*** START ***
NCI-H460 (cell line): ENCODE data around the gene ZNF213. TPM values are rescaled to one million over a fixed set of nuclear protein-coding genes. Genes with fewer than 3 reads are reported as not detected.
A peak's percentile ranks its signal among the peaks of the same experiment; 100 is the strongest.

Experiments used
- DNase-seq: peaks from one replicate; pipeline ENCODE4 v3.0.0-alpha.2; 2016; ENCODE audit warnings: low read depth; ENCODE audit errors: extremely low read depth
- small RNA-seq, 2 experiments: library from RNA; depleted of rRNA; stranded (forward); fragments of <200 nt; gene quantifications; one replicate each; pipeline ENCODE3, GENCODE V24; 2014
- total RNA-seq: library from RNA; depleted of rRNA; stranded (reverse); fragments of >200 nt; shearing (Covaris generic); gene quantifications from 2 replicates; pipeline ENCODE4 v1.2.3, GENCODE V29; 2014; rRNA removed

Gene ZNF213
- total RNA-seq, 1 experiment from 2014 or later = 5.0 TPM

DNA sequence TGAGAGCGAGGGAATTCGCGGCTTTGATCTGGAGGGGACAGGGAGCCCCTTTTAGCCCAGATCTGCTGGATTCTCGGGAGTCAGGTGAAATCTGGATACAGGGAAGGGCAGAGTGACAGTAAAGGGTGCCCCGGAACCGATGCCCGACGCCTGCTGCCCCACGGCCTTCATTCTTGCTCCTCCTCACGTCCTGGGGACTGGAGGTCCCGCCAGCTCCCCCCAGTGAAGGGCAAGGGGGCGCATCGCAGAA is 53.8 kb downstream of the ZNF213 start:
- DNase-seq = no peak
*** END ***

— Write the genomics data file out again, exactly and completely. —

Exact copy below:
NCI-H460 (cell line): ENCODE data around the gene ZNF213. TPM values are rescaled to one million over a fixed set of nuclear protein-coding genes. Genes with fewer than 3 reads are reported as not detected.
A peak's percentile ranks its signal among the peaks of the same experiment; 100 is the strongest.

Experiments used
- DNase-seq: peaks from one replicate; pipeline ENCODE4 v3.0.0-alpha.2; 2016; ENCODE audit warnings: low read depth; ENCODE audit errors: extremely low read depth
- small RNA-seq, 2 experiments: library from RNA; depleted of rRNA; stranded (forward); fragments of <200 nt; gene quantifications; one replicate each; pipeline ENCODE3, GENCODE V24; 2014
- total RNA-seq: library from RNA; depleted of rRNA; stranded (reverse); fragments of >200 nt; shearing (Covaris generic); gene quantifications from 2 replicates; pipeline ENCODE4 v1.2.3, GENCODE V29; 2014; rRNA removed

Gene ZNF213
- total RNA-seq, 1 experiment from 2014 or later = 5.0 TPM

DNA sequence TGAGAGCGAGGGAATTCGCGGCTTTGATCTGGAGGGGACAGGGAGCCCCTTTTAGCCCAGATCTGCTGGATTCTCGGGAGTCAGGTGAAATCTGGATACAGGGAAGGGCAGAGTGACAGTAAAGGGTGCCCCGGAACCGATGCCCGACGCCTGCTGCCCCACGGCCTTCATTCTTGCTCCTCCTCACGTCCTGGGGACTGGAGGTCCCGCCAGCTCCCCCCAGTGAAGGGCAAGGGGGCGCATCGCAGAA is 53.8 kb downstream of the ZNF213 start:
- DNase-seq = no peak